For Opeth, I was scared while still waiting in the parking lot. When I go to a metal concert and see groups of blond girls in flowing dresses trying to cut me in line, I immediately want to beat them with their own flip flops. I am not a judgmental person but I know their type - the girls who love Damnation and expect them to play nothing but Windowpane and To Rid The Disease for two hours. Secondly, I saw roughly thirty people in Dream Theater shirts or tour shirts from the last shows Opeth played with Dream Theater. "But how is this foreshadowing?" You ask. I absolutely love going to see bands and having my theories proven true. In fact, I enjoy going to shows these days just to observe the audiences as much as see the bands. In the case of seeing Opeth for the first time after releasing both Ghost Reveries and Watershed, my predictions as to the change in their marketing strategies and set-list tactics prove my fear that Opeth and Dream Theater are secretly trying to steal each other's audiences. Now, I expect to get massive hatemail/male from the Dreamfags and Gaypeth fangirls so let me explain. Anyone with an ear can delineate the change in style from Blackwater Park onwards from their earlier material, notably My Arms, Your Hearse and Morningrise. Gone are the subtle black metal melodies, and flowing melodic structures influenced from the Gothenburg scene and second wave black metal bands. Replacing this are progressive rhythmic structures and awkward transitions (the main problem I have with Ghost Reveries and Watershed) similar to the style Dream Theater use - you know them, the incredibly technical guitar fills and moronic keyboard transitions. Also, Dream Theaters use of *gasp* blast beats on their new album is a sign of Dream Theater attempting to sink their hand into the Opeth cookie jar.

Opeth's decision to tour with Dream Theater was a conscious move to gain that audience - an audience they knew would take to their more modern material. The porcupine tree connection is also a factor here. This audience is more interested in the musicianship and progressive metal aspects Opeth employed on Ghost Reveries and Watershed and to a lesser extent on Deliverance and Blackwater Park*. Of course, this is a generalization however the amount of reaction to the Watershed tracks at this show and the number of people wearing Dream Theater and progressive metal shirts does support this. Hell, I saw four people talking to each other all wearing the same Dream Theater tour shirt. Also, only Dreamfags would create a circle pit during the kiddie music section or in my girlfriend's words, "It sounds like a Circus"-section in Lotus Eater. The "push" forward when Opeth took stage was another warning that Opeth had reached superstar status. This "Push" is a phenomenon I just will never understand. It only happens at shows where there are incredible amounts of newly indoctrinated fans. Where the fuck do you people think you are going to get to? Seriously? Why must you push forward to be as close as possible to the inside of Mikael's rectum? You will hear the same thing anywhere in the venue with the exception of the bar in the back which tends to become subject to "treble-drop." This kind of reaction to a band taking the stage is, above all, a sign that a band has become a "ticket" band. Opeth have become a gateway band much like Metallica, Dream Theater and Iron Maiden. Some people will never pass through the door, most will drop out and a few will move through and come to the realization that no band is worth shoving your cock into someone else's dirty ass for. In the case of girls, these numbers become even more exaggerated. Ninety-eight percent will fall into the "trendy" category and two percent will actually like the music and move on to better things.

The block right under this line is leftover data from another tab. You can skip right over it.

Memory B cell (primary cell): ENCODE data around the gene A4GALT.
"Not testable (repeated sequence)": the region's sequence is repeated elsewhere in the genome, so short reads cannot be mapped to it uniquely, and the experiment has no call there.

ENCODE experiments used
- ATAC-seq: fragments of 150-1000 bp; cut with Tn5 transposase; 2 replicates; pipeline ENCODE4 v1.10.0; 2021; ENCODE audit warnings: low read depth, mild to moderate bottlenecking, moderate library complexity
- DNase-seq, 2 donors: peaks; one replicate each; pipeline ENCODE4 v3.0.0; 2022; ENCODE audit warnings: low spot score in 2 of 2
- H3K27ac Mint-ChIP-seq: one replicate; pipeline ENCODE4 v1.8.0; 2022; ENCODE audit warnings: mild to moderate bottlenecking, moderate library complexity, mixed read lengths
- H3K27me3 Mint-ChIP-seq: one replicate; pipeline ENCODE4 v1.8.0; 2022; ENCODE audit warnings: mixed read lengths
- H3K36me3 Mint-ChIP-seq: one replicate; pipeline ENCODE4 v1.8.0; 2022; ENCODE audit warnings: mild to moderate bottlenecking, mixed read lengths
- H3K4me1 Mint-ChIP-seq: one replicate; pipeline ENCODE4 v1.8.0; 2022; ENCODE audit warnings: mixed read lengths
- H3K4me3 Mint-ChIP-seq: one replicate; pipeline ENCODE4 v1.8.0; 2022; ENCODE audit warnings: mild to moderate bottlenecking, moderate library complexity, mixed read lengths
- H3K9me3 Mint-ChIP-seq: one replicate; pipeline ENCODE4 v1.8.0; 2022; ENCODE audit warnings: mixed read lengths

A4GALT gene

ANYWAY. Other than having, in my opinion a shitty set-list, Opeth were excellent musically speaking. Mikael was, as always, humorous with a keen attention to localities, talking in depth about Bon Jovi and Skid Row. I was hoping for a cover of "Youth Gone Wild" but this never came to fruition. The inclusion of Godhead's Lament was really awesome. Last time I saw them they played Face of Melinda so now, I just need to hear Moonlapse Vertigo and The Moor before saying they have played all my favorite tracks from Still Life. Leper Affinity was also particularly brutal. The extended version of Closure was also trippy, especially when mixed with some psychedelic lighting, though after Credence (a song I adore) and Hessian Peel, I was ready for something blistering. I have to give massive credit to Mendez. He has always been one of the driving factors of the band for me, his playing is fluid, legible and his tone is gargantuan. Live, he is even better than on record. He provides the gravy to the potatoes. As Mikael talked about some Swedish jazz everyone in the audience should hear (but won't take the time to explore) Martin tossed in the beginning of what I believe was Visa Fran Utanymra** which was even more impressive. Definitely on my list as best bassists in every sense of the word. Frederik also did a sweet guitar solo and gave the impression of being a great addition to the band. I still miss Lindgren though.

Overall, I would admit that Opeth were fantastic, with a severely weak set-list. Not a single of the heavier tracks off My Arms Your Hearse showed themselves. I would have killed the flowy hippie sluts to see April Ethereal and would have taken out the rest of the audience to see Advent. Hell, even Demon of the Fall, a staple in their set would have been fantastic after so many newer tracks. Ultimately though, you can only get what the band gives. For me, they gave a great show though a bit too much laid back material and not enough of the metal. On to Pagan Fest!



To the Coast
Fusion of Sense and Earth
As Fire Swept Clean the Earth
The Watcher


Heir Apparent
Ghosts of Perdition
Godheads Lament
The Leper Affinity
Hessian Peel
The Night and the Silent Water
Lotus Eater

*Blackwater Park was always a logical progression from Still Life in my opinion. The transitions on this album are still strong. The melodies are still in the style of their earlier releases and the ratio of death metal to their Camel influenced sections is still roughly fifty-fifty. Though I do feel that they lost the grandeur of Morningrise and My Arms by this point the album still touches on some of the regal feel of Still Life. Ultimately this was the last album that presented any of this vibe and in my opinion was the final true Opeth album.

**Visa Fran Utanymra is a track by Swedish jazz pianist Jan Johansson off "Jazz pa svenska" (Jazz In Swedish). He is the father of Anders Johansson and Jens Johannson. Anders has played drums with Malmsteen and Hammerfall. Jens Johansson has played keyboards in Stratovarius and with Yngwie also.